Wednesday, February 11, 2009


My trading stop was triggered at 90.30 during the early Asian trading!

Our initial over-all outlook however, has remained bullish for the dollar. Yen has remained range bound with the 90.00 level currently holding solid for now. I look to re-establishing a buy position at this level if it holds just before the U.S. Market opens today.

There are peculiar aspects inherent in spot currency trading that a forex trader has to contend with and which were evident in our first trade. One of which is the fact that online currency trading is a 24 hour activity which starts Sunday 22h00CET and ends Friday23h00CET. This means that if you leave positions open overnight (open at the close of U.S. trading), you must be ready to experience the low volume trading during the Australian and Asian trading hours, which is characterized by peculiar market moves and does not necessarily reflect the true sentiment of the market players in general. The true sentiment of the market starts to rear its head when European trading commences and becomes more distinct just before the U.S. market opens.

In short, in a very volatile market such as one which is seeking a bottom as in the case of USDYEN, price may range from a hundred to two hundred points between its highs and lows for the day; while the range between the opening price(Australian open) and closing price (U.S. closing) is narrow forming a short candle body (like a shooting star). If you are doing leveraged trading (margin trading), a movement of such magnitude against your position can force you out of the market unnecessarily before it resumes favorably in your direction. I have seen this happen often in my more than twenty years of trading currencies.

There are three ways by which micro account holders (those with $5,000 or less capital) can avoid this situation. One, he can choose to square all his positions at the close of the U.S. Market. Two, he can deposit additional capital before the U.S. market closes. And third, he can simply avoid a situation like this by opening a bigger account from the onset.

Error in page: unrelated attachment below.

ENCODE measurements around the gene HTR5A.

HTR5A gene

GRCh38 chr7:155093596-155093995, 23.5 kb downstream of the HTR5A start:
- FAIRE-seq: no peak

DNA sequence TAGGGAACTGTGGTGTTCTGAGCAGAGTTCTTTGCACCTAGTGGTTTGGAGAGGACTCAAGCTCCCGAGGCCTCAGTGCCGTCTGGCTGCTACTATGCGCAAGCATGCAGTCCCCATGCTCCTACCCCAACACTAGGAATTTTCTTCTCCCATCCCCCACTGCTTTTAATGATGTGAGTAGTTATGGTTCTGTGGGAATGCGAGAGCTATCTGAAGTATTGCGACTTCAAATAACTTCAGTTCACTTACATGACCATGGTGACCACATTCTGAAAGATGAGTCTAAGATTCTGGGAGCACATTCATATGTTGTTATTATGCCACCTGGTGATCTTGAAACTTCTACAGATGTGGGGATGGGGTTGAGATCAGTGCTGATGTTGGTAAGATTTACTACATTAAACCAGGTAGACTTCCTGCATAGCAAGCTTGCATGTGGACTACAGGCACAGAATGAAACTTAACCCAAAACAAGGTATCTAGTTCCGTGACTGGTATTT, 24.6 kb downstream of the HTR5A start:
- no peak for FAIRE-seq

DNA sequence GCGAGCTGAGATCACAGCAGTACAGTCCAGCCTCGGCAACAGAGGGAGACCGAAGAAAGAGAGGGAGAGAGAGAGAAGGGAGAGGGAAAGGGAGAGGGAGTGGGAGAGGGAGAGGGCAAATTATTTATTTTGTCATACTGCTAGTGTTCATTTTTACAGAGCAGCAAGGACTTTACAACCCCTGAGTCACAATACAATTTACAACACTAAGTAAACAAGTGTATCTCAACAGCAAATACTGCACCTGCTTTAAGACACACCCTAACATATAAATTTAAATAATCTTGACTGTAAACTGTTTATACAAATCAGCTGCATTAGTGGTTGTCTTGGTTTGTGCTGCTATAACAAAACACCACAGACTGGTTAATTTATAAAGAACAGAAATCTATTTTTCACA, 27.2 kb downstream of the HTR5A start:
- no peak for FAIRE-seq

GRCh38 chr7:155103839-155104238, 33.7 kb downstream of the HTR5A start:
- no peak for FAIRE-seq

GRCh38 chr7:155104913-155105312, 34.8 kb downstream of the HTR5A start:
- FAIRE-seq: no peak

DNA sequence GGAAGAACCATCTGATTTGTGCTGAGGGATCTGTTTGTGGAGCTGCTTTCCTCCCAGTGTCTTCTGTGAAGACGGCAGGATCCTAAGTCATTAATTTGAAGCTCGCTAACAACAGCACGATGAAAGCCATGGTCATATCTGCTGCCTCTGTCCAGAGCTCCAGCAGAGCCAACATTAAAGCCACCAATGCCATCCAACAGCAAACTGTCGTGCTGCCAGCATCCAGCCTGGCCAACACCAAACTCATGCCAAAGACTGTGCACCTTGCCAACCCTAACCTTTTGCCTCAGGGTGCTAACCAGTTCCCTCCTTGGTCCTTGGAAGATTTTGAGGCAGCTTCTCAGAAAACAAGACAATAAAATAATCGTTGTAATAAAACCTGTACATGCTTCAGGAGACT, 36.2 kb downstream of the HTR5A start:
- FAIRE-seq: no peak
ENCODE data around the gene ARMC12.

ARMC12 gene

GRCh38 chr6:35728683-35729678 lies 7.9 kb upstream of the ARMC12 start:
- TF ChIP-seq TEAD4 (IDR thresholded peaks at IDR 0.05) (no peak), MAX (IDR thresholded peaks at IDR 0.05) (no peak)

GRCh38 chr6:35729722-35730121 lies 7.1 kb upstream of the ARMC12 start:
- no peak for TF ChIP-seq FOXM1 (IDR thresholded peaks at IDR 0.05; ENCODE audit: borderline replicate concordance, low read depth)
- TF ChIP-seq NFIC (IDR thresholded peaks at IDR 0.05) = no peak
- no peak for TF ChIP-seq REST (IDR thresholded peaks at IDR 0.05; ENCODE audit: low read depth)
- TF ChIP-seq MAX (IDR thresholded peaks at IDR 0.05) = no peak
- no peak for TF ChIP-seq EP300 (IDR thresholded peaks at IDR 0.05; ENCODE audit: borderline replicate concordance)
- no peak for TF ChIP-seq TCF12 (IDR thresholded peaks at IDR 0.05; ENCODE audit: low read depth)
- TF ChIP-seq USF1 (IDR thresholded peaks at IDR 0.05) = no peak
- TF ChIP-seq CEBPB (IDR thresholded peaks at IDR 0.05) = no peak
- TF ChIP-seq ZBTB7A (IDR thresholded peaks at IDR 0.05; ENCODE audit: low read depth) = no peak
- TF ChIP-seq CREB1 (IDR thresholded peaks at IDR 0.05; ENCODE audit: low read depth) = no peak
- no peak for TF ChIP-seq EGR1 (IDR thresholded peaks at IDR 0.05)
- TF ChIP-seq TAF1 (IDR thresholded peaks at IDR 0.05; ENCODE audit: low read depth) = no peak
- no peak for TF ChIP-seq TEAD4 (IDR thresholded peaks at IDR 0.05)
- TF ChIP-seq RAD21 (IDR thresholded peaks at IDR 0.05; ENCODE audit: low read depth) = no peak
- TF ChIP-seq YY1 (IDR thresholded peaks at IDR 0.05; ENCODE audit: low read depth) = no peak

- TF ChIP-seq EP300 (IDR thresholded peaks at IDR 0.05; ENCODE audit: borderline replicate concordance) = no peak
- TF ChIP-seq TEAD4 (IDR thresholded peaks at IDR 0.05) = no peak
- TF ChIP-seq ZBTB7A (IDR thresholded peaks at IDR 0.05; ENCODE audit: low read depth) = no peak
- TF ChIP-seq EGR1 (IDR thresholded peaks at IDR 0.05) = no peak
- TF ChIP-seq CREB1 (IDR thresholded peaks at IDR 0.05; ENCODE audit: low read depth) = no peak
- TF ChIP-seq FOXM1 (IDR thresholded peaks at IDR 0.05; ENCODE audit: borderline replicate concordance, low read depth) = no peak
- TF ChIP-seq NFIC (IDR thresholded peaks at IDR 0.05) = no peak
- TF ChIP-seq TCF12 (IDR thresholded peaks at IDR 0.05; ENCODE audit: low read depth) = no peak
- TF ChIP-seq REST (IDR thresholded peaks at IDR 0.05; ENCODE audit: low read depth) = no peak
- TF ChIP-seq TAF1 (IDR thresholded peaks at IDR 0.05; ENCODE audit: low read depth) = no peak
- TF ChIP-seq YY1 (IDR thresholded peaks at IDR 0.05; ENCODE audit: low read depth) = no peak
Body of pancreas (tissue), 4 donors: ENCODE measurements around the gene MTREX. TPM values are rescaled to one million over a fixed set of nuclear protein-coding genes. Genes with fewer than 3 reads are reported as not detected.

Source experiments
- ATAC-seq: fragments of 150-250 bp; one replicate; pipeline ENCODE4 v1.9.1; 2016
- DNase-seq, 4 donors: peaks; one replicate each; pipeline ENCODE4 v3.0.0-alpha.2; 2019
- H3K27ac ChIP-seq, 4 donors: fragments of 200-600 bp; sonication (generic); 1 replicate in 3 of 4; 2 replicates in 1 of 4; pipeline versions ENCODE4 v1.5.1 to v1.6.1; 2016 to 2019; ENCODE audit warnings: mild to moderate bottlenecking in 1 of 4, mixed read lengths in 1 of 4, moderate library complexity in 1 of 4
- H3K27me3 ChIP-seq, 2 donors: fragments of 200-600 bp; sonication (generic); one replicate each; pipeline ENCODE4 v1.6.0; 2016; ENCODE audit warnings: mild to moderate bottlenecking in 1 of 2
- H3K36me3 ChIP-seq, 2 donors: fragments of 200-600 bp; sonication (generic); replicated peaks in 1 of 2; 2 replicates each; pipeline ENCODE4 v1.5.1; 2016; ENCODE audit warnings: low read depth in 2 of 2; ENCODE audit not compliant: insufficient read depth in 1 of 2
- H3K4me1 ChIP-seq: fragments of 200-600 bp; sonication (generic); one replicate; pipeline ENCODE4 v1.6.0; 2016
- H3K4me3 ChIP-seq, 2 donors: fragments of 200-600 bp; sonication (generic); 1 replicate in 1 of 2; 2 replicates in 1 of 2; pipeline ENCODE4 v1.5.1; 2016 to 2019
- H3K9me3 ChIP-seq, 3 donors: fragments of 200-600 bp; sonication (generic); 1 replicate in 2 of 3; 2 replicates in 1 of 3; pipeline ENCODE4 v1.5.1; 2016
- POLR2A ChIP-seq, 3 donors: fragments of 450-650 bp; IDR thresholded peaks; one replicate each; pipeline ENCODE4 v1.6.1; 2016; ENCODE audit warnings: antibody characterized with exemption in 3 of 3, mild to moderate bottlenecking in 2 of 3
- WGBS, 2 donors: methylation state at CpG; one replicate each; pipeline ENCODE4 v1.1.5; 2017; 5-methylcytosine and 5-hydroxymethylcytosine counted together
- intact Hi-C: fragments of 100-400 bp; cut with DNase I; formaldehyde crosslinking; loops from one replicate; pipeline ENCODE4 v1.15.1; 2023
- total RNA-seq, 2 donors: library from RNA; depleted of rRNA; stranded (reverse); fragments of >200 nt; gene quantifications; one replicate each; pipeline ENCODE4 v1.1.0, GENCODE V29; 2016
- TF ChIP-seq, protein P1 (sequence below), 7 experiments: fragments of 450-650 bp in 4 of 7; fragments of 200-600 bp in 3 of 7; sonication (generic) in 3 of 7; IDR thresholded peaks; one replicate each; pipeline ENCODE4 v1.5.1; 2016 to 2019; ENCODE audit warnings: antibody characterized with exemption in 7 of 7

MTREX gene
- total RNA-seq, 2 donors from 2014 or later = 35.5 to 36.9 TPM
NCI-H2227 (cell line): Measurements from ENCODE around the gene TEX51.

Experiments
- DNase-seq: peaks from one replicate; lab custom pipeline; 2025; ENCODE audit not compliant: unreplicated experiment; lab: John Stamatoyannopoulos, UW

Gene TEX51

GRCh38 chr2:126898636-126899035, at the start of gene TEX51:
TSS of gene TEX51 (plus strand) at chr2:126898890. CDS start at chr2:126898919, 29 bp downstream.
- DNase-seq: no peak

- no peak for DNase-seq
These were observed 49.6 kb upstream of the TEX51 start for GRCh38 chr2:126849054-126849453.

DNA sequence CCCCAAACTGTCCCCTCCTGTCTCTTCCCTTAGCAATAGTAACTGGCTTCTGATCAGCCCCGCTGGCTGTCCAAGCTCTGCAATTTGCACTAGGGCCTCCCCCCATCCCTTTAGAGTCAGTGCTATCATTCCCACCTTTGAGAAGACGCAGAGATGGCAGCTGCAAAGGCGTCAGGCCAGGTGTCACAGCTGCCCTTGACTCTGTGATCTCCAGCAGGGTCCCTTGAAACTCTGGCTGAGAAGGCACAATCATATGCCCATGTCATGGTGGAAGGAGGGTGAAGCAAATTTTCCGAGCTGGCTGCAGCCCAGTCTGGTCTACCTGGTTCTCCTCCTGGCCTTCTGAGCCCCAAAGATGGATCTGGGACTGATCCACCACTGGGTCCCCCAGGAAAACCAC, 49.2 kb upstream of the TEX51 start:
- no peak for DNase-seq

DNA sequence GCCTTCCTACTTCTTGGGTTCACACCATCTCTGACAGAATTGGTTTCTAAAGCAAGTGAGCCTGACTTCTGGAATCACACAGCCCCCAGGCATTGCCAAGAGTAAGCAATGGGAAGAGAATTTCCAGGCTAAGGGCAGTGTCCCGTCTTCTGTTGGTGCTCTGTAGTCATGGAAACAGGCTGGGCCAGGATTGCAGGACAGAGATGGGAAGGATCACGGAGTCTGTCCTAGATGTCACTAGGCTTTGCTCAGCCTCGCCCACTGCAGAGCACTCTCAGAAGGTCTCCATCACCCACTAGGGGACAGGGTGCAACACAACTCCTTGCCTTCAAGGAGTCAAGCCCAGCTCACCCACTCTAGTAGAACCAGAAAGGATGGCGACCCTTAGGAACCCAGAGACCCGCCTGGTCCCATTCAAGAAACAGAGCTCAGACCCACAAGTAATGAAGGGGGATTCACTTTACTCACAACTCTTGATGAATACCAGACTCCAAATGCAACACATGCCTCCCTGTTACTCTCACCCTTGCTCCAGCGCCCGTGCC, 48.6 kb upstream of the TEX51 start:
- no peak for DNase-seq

In my case, I left my position open at the close of the U.S. market yesterday (at 91.28 and I was still earning). When I turned on my computer again at about the time the Tokyo market opened, the price was already at 90.28 and my stop was automatically triggered causing me to actualize the loss.

It was both good and bad! Good because the stop limited my loss from further increasing as the price went further down to 89.94 before going up back to its current level of 90.08. Bad, because now I am looking forward to re-establishing my position to buy in again but with an impaired capital and in a very volatile market at that. This is basically where the risk of leveraged trading (margin trading) lies. An impaired capital(due to a prior loss) limits your effective trading range since you will be trading closer to your cut point, your margin call point. In online trading, the broker will automatically liquidate your position at a loss when the margin call point is reached without giving prior notice to you. An impaired capital can turn you to a very emotional trader unless you have a trading system you are following.

This leads me to another point which I want to bring up. One of the many things a forex trader can do when the market moves against his current position is to lock his position. This entails establishing a new trade which is opposite your already established position. For example, as in my case, I bought the dollar against the yen at 91.14 and when the price broke 91.00, I could have sold the equivalent amount of dollar against yen without liquidating my previously established buy position. This will effectively freeze everything and no additional loss will be incurred. From this point on, and where ever the market goes, whatever either one of the position losses the other gains back. This is an effective technique that you can use when you get caught in a sticky situation or when suddenly you find yourself in a totally different playing field.... when economic fundamentals turn out to be not as expected or when unforeseen developments occur. After the dust has cleared and the candlesticks is ready to resume its course, you can liquidate the position used to lock the original position at a profit. And when the market has recovered, you can now liquidate the original position at a profit.


The monthly USDYEN candlestick chart still shows a bullish reversal pattern which is initially targeted at 92.40. Any dollar bull like me will just have to contend with a possible re-test of the 87.00 level in the near term.

The daily candlestick chart is also showing that players are hesitant to push the prices further down. A breach of 89.42 on the daily chart will warrant a re-test of the 87 lows.

Buying in at the current levels of 90.05 is recommended before the U.S. Market opens. The risk factor remains at 89.42. The worst case scenario for this recomendation is a 63 pip loss!

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